General Question

RedDeerGuy1's avatar

To native English speakers what would you score on a typical English as a second language test?

Asked by RedDeerGuy1 (20529points) 1 month ago

Test of English that immigrants and out of country test to get into university?

Is it a fair test? Can a tester whose natural language is English pass?

Observing members: 0 Composing members: 0

36 Answers

seawulf575's avatar

Got a citation to show a reference test or a practice test?

RedDeerGuy1's avatar

@seawulf575 Best I could find is Athabasca university Is a free test. I scored a 65%. Even though my first language is English.

Hawaii_Jake's avatar

I would do it, but that’s a long test with many different parts.

janbb's avatar

Yeah – I looked and not willing to devote 3 hours to it but I’m quite sure I could pass it.

seawulf575's avatar

The test says to allow 180 minutes to do the test. I did it in about 20 minutes. I scored an 89%. But the question is not how I would do on the test, really. What would be a passing grade for an immigrant?

But to get into a university, I would think you would need to know the language that will be used there. If I were to go to a university in Italy, I would have to first learn Italian. I believe that is a must. The university should not have to cater to the whims of each of the various students. There are some things I believe are on the student to take responsibility for knowing. If you don’t learn the language the university uses, you are going in at a severe disadvantage and will likely not succeed.

ragingloli's avatar

I got an 84. The last section “Sentence Descriptors” really tanked my average.

Dutchess_III's avatar

I’d pass.

RedDeerGuy1's avatar

Would anyone get a 100%? Also would they still up sale you to take it a remedial grammar class? I finished my test in 30 minutes and got a 65% and was pushed a remedial grammar class.

English is my first language. I have a high school diploma.

LadyMarissa's avatar

When I first read your Q, my thought was 0; however, I love a challenge & tried it. It took me less than an hour & I surprised myself with an 85%. I’m NOT going to give them my email addy, but it does appear that English is both my first & second language!!! ;]

Mimishu1995's avatar

This is actually an interesting question. I’m not a native speaker, but I have always been interested in how native speakers do in English tests. I’m familiar with a lot of tests for English learners. One of the most popular tests in my country is IELTS.

The reason why I’m interested is because there is just so much drama around those tests. People literally compete against each other for the highest score. The assumption is that the higher the score is, the closer you are to being accepted as “fluent”. If you don’t score the required score, you are not a real speaker. Believe it or not, I actually don’t have the required score. People literally start wars on the required score and who is allowed to speak English.

I wonder how any of you would do in those tests in my country.

kritiper's avatar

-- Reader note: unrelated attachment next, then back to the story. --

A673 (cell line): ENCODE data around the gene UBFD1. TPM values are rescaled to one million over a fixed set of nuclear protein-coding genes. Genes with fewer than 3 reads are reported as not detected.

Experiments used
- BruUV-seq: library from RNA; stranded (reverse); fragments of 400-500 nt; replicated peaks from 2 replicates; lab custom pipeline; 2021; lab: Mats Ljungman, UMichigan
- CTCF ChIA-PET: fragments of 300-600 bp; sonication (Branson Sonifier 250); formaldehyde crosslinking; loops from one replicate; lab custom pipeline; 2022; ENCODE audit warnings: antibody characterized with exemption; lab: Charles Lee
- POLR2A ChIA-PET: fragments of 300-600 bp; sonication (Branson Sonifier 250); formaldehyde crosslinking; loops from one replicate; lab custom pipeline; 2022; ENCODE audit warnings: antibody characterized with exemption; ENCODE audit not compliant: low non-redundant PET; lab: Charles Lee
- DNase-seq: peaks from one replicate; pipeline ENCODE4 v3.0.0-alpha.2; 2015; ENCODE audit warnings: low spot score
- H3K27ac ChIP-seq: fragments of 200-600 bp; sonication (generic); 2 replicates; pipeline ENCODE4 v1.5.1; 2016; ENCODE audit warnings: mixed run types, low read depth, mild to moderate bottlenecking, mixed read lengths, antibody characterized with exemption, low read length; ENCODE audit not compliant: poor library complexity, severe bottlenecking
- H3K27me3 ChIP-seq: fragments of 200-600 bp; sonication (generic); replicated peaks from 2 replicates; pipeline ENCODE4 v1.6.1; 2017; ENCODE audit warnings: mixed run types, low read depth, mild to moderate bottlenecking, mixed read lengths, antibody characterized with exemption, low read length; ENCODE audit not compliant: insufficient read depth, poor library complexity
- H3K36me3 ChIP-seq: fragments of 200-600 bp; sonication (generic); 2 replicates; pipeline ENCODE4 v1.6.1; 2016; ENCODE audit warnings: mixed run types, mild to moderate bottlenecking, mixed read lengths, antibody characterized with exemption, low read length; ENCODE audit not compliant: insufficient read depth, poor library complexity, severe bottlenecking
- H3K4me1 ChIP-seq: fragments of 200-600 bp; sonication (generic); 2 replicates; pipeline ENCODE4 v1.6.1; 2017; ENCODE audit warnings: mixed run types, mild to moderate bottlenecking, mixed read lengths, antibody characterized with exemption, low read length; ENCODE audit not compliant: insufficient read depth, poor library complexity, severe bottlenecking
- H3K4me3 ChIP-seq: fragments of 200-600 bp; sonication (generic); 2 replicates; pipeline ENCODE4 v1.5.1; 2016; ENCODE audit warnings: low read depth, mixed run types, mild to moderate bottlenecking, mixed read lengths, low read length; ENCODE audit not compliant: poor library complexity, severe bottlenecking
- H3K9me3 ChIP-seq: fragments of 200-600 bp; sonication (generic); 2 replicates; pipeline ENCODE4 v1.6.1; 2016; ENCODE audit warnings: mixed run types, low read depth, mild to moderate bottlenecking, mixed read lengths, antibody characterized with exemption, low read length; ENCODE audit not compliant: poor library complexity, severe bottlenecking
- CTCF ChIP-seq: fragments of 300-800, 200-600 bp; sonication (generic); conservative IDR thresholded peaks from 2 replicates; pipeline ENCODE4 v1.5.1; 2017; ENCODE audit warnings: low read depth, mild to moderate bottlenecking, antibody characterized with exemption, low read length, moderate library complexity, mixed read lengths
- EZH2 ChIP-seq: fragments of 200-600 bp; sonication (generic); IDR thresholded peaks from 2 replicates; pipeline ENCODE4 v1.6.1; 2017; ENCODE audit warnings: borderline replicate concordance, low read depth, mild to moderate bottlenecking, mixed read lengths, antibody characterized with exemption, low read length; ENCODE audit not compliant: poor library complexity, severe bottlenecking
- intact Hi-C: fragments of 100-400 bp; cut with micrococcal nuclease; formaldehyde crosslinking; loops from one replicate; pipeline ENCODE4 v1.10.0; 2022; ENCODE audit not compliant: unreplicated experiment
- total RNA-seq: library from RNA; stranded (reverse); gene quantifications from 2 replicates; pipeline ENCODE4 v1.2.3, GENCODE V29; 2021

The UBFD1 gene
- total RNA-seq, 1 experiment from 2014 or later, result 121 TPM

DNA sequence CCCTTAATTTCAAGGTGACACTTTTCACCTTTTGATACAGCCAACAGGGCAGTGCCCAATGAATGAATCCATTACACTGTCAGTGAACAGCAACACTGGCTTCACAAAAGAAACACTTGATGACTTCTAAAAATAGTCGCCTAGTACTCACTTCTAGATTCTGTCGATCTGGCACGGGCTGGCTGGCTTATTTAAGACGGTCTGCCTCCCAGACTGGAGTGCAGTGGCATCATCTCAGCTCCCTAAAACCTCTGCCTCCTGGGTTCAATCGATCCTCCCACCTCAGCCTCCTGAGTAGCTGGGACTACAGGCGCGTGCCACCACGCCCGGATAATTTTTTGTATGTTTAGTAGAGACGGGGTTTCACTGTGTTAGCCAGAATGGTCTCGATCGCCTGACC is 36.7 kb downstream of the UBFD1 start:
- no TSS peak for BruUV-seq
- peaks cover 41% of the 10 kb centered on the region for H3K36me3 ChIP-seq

It would be interesting to see what average people from all over the country would do. Like the people who say “sigh-reen” instead of “sigh-rhen” or the people who say “warsh” instead of “wash,” stuff like that…

RedDeerGuy1's avatar

@janbb My guess is only librarians and English teachers could score 100%. I was wondering if the university test is too hard for ESL (English as second language) students.

SnipSnip's avatar

I would not expect to make less than 99% correct.

snowberry's avatar

For a foreign language speaker, there’s a huge difference between written English and spoken English. Many understand written English quite well, yet require assistance to understand spoken English, especially if it’s a native English speaker.

JLeslie's avatar

I’d do very well. Much better than all the typos and mistakes I make on fluther.

LostInParadise's avatar

I don’t plan to take the test, but am surprised that the jellies who took it scored in the 80’s. That must be a fairly difficult test if native speakers don’t get scores in the 90’s.

JLeslie's avatar

Ok, I took the test. I do NOT recommend taking it on your phone! Lol. Not easy. Tiny print and hard to click the answers. I got 87%, but I know one answer I definitely marked incorrectly, I realized when I was in the next section, but was afraid to try to backtrack, otherwise my answers that were incorrect were simply that, incorrect.

That test would be very hard for my husband, he is ESL, and if I took it in Spanish I would get a huge fail.

Dutchess_III's avatar

If they ask actual English questions, like identifying prepositions and crap, I would probably fail that section. That would take me from 100% down to 80%.

ragingloli's avatar

@Dutchess_III
How would you deal with this section?

(1) Chinese is the most widely spoken language in the world today. (2) More people speak English as their second language than any other language, even though English is a difficult language to learn. (3) There are several reasons why English is such a difficult language, ranging from vocabulary, to word order, to spelling. (4) The vocabulary of English is especially rich and varied, a legacy of its roots in both Romance and Germanic languages, as well as its tendency to incorporate words from other languages from around the world. (5) In this way, there are often several words that can be used to express the same concept. (6) Many people believe, however, that it is the very richness of the extensive vocabulary that makes English a particularly expressive and beautiful language as well as poetic because of the ability to use words in a variety of new and unusual ways. (7) Another difficulty is word order; it is very important in English because there are few inflections in the language to provide clues to word function. (8) For instance, there is no difference in a noun form whether it is the subject of a sentence, a direct object, or an indirect object, yet these functions are very important within a sentence and are distinguished by word order and surrounding word structures. (9) Although verbs show some inflections, only a few compared to many other languages. (10) In Indo-European languages, these inflections are found at the end of words, whereas in Bantu languages they occur at the beginning or words. (11) Then there is the infamous English spelling. (12) There are so many different ways to spell the same sound, particularly vowel sounds, and there are also silent letters that are not pronounced, or spellings such as “gh” or “ght” that are a result of linguistic history, not to mention the joke that if you take the “gh” from the word rough, the “o” from the word women, and the “ti” from the word nation, you could spell the word fish (ghoti), which strikes most people as being completely ridiculous. (13) For a majority of people, however, the challenges of English are worthwhile because of the benefits that result from ease of communication in this increasingly important language. (14) People who find language learning difficult, however, might not agree.